The annual rate of growth reached 8.13 per cent in FY19 from 6.01 per cent in FY13. The annual average growth rate stood at 7.0 per cent in the last 10 years.  Higher rate of GDP growth also contributed to increase the per-capita income, in terms of Gross National Income (GNI), to US$1909 from $1054 during the period under review. Thus per capita income is an indicator of growth distribution, but not an adequate one.  In FY20, per capita GNI stood at $2,064, according to the provisional estimate of BBS. It is surprising, despite negative affect of the pandemic, per capita income increased in Bangladesh which indirectly shows that income disparity is also high. It is well known that during the first wave of coronavirus, many people lost their jobs, many small trade and informal economic activities closed down. A large part of trade and economic activities are yet to recover and many yet to resume their previous jobs. Thus all of them faced erosion of income.

UNESCAP in its flagship publication, the Economic and Social Survey of Asia and The Pacific 2021, discussed briefly the limitations of GDP and its growth as a yardstick for economic development. It mentioned that GDP is simply a limited measure of economic activity and does not capture well-being or overall societal progress, including its distribution. It also pointed out that GDP does not address environmental issues and ecological boundaries. The observations made in the ESCAP publication is nothing new but renewed concern that too much focus on GDP and its higher growth rate does not mean a country on the path of sustainable development.

ESCAP also noted that depending on the level of ambition, three approaches can be used to address the above mentioned concerns. First, it suggested the adjustment of GDP or 'finding solutions within the current system of national accounts.' This can be done by 'putting more emphasis on households and related indicators and integrating distributional information.'  Second, it argued for complementing the GDP or 'going beyond the system of national accounts.' For instance, by 'estimating unpaid household activities; incorporating monetised environmental and social factors; and implementing System of Environmental-Economic Accounting (SEEA).' Finally, ESCAP solicited for replacing the GDP or 'measuring (sustainable) well-being using a dashboard of indicators.' In this connection, it also mentioned two well-known methods already in practice. One is the UNDP Human Development Index (HDI). According to ESCAP, 'it not only extends the dimensionality - simultaneous focus on GDP per capita, education and life expectancy - but also attempts to capture the diminishing importance of income with increasing GDP.' Another is the OECD Better Life Index, supplemented by an underlying framework of accounts. Though no country has fully replaced the GDP mechanism by any of the two methods, these are globally used to measure the socio-economic progress in a better manner of the nations.

GREEN GDP: ESCAP report further pointed out that Asia-Pacific countries have 'started to broaden their evaluation of economic development with more comprehensive and balanced measurements.' For instance, 14 countries in the region indicated that they had an environmental-economic accounting programme as of end-2017. An additional nine countries announced that they plan to implement the SEEA system.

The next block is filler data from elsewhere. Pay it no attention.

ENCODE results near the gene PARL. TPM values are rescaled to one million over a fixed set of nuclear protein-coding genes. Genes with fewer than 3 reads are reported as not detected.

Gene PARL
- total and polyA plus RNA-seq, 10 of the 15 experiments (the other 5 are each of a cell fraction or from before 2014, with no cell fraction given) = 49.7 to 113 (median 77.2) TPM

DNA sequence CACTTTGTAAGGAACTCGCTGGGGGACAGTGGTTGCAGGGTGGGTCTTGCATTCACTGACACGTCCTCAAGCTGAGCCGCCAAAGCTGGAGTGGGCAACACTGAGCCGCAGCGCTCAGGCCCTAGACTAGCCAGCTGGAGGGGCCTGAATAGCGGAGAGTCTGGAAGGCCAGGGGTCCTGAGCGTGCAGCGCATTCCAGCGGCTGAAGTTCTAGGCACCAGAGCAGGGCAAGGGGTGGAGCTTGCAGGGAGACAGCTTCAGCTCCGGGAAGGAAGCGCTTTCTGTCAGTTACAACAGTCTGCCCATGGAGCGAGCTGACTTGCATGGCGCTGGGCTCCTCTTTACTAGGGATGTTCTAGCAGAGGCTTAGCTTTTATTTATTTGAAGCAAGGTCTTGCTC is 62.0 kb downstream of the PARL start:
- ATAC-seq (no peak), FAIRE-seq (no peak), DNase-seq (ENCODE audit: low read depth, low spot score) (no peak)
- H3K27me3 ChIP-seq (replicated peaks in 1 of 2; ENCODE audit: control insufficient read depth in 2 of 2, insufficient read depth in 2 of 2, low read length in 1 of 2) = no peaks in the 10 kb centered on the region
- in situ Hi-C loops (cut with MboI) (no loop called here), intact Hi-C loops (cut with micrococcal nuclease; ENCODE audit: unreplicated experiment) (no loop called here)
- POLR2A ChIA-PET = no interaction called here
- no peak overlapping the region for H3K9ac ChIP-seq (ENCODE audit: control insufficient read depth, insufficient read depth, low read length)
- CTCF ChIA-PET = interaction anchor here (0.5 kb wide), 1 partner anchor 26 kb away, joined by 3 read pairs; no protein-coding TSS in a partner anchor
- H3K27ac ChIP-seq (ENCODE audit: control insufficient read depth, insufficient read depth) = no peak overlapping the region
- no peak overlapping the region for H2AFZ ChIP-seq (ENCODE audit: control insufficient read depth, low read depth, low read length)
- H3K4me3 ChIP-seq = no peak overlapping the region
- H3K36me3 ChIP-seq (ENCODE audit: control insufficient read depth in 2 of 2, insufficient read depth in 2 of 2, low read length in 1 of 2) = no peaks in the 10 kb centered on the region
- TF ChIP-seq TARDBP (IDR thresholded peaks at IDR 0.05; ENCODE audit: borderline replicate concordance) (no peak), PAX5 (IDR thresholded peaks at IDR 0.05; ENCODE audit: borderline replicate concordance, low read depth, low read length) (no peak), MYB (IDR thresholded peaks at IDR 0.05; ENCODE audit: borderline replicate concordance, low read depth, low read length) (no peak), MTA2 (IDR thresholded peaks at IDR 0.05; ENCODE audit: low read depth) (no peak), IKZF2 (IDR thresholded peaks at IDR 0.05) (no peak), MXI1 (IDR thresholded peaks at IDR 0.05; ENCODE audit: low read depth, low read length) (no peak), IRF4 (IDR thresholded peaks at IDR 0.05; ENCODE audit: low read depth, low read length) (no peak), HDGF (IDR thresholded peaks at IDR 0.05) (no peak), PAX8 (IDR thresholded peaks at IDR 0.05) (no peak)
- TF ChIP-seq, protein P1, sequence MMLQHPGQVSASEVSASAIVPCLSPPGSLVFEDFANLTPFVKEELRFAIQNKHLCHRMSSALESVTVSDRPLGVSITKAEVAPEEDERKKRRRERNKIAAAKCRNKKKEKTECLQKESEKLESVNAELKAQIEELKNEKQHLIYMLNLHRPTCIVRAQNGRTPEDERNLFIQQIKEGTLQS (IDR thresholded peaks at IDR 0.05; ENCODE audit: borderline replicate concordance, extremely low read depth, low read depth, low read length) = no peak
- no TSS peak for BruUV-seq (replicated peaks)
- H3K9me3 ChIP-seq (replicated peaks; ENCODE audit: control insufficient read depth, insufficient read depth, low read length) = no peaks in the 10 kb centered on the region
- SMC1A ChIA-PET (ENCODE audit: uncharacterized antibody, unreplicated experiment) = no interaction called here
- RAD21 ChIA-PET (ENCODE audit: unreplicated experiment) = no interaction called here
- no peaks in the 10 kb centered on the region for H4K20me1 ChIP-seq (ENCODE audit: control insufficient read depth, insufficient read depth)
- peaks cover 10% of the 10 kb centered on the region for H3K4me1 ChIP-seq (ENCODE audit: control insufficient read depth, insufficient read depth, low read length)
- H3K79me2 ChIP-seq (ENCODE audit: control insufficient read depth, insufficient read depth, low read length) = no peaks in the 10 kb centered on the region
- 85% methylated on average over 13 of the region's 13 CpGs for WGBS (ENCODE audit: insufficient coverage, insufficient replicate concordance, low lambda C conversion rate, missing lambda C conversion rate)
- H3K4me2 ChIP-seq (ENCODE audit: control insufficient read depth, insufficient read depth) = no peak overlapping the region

In Bangladesh, the national statistical agency (BBS) in collaboration with the Planning Commission and United Nations Development Programme (UNDP) has prepared and published 'Bangladesh Environmental Statistics Framework (BESF) 2016-2030.' This is a comprehensive 'guideline, strategic action plan and integrated platform for collecting, analysing and dissemination of environmental data.' Thus the country has a framework to adopt and implement SEEA system which is popularly known as green national accounting system. No doubt, it is difficult for the developing countries like Bangladesh to move quickly due to lack of sufficient and comprehensive data. That's why the ESCAP report stressed on 'publishing timely, standardised and universally recognised statistics'.

The green accounting also requires hectic exercise which is important to understand the status of natural resources of a country and the long-term impact of the extortion of the natural resources. As a stepping stone, green accounting of a critical sub-sector or product that has profound implications on other sectors of the economy may be initiated.  Later, it may be replicated for non-extractable natural resources like forestry and fisheries. 

The pandemic has reinforced the necessity of going beyond the traditional approach of GDP to understand the real status of people's wellbeing. Bangladesh needs to move in a direction to rightly address the income inequality and social vulnerability issues in the long run. As obsession with GDP growth is a big barrier to move ahead, policymakers need to take some bold steps to overcome the barrier.